Started in 2009, Forty Hall Community Vineyard when 100 local people planted an acre of grapes. Since then, the site has grown into a 10-acre community-managed vineyard in Enfield, North London. The biggest commercial vineyard in London since the Middle Ages, Forty Hall is run for and by the local community, on the 170-acre Forty Hall Farm site, which includes community orchard, market garden, forest garden and rears animals.
Over 60 volunteers from all walks of life tend plant, prune and maintain the vineyard and harvest the grapes when ready for winemaking. But they also plan evens, staff stalls at markets and food events, do the press and publicity for the vineyard, lead teams and peer mentor each other. The profits made from wine sales and corporate away days are reinvested to run ecotherapy (or ‘green exercise’) for people who are marginalised or with mental health issues. The borough of Enfield is the 12th highest rate of depression in London and is home to 30,000 adults living with a mental health disorder (measured in 2012), so there is a high demand locally for services like Forty Hall’s ecotherapy.
I was struggling a lot; working in the outdoors takes my mind off things, makes me feel more positive and has improved my mental state
Volunteers also lead their own mini-projects and enterprises such as bee-keeping, clay oven building, running a walking group and willow weaving workshops.
Power to Change awarded £10,000 to Forty Hall Community Vineyard through the Community Business Trade Up programme which enabled them to continue providing their services to the community and developed their an online store to sell the wine from the vineyard. The Trade Up programme also develops community business leaders to help with the sustainability of the organisation.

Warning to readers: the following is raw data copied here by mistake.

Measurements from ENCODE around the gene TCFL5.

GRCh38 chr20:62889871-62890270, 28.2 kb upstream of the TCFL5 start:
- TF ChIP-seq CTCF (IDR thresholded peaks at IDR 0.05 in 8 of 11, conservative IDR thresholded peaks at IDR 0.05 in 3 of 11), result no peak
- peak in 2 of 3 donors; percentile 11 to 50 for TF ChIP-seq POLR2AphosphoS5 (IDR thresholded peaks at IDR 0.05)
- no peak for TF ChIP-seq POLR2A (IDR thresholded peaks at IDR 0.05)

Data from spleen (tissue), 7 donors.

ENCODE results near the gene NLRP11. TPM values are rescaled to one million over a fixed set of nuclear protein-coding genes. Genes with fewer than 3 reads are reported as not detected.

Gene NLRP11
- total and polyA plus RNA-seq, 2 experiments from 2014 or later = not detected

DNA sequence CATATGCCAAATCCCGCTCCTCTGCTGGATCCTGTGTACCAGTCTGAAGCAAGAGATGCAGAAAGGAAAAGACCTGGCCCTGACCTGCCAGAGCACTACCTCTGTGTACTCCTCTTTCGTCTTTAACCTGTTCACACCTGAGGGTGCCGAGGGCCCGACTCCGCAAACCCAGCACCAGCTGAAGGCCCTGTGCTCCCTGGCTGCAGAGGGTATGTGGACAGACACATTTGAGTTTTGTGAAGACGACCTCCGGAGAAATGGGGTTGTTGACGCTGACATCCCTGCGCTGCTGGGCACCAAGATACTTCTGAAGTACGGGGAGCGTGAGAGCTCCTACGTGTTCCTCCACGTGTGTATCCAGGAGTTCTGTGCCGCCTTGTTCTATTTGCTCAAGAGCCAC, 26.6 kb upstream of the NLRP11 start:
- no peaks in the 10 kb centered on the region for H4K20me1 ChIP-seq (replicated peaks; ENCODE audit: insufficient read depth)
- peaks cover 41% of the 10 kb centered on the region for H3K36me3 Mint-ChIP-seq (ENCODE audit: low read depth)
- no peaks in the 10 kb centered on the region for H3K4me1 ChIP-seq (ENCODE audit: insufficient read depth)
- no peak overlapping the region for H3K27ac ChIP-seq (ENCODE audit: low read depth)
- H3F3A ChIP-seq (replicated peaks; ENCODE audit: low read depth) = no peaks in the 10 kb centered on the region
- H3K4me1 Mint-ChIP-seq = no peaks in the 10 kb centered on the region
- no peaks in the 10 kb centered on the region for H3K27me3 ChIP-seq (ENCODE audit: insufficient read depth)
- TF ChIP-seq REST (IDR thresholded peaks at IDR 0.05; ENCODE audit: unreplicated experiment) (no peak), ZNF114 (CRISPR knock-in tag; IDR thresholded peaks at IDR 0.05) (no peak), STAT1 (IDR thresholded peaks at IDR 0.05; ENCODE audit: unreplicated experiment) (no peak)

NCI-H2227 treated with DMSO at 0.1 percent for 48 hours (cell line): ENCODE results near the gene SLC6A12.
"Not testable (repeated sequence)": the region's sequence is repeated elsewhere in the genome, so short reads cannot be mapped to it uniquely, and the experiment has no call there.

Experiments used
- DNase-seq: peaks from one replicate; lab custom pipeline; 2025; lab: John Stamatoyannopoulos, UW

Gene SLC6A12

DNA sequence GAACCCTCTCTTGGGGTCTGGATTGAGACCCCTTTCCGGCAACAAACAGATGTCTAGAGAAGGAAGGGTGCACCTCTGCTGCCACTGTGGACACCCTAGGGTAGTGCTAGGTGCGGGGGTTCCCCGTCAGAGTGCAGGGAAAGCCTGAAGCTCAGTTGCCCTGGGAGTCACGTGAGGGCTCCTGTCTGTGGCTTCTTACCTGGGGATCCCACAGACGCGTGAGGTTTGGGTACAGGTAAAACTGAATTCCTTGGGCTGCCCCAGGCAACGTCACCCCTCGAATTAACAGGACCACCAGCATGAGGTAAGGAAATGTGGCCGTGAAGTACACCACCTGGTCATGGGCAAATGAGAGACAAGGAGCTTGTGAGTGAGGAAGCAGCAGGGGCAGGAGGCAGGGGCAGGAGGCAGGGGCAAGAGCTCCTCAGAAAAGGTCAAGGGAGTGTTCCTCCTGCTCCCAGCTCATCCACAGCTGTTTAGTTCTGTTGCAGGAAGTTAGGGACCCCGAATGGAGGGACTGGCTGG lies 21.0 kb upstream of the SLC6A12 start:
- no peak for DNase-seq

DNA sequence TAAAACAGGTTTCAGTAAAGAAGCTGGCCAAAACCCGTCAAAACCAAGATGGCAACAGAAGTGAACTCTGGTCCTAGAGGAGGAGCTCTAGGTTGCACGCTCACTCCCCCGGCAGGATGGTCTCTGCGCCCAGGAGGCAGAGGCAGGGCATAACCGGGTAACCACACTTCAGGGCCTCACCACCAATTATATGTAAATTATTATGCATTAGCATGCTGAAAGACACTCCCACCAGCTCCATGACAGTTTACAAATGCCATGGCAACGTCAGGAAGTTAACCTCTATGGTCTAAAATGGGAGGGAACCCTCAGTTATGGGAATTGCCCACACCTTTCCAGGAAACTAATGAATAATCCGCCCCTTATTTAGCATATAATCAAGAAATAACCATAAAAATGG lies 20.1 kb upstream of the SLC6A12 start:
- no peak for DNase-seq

How they did it
In 2010, Forty Hall Vineyard constituted as a not-for-profit limited company and were awarded start-up funding under the Lottery’s Local Food initiative. Over time they developed a volunteer training and support programme, and learnt from English wine experts to grown their own grapes on a commercial scale. Their first harvest was in 2013.
Making a real difference
40% of volunteers have felt they have improved their vocational skills and employability, 65% have improved their social and communication skills and all have felt an increase in self-confidence.
Living with schizophrenia, I have found working at the vineyard has been an important part of my journey back to health. Green therapy at the vineyard worked for me and I have seen improvements in others. Coming to the vineyard gives structure to my week and gets me out of the house and into the fresh air. I enjoy working and socialising with the other volunteers – good for body and soul!
You can find out more about Forty Hall Vineyard through their website and find out how you can get support them or get involved.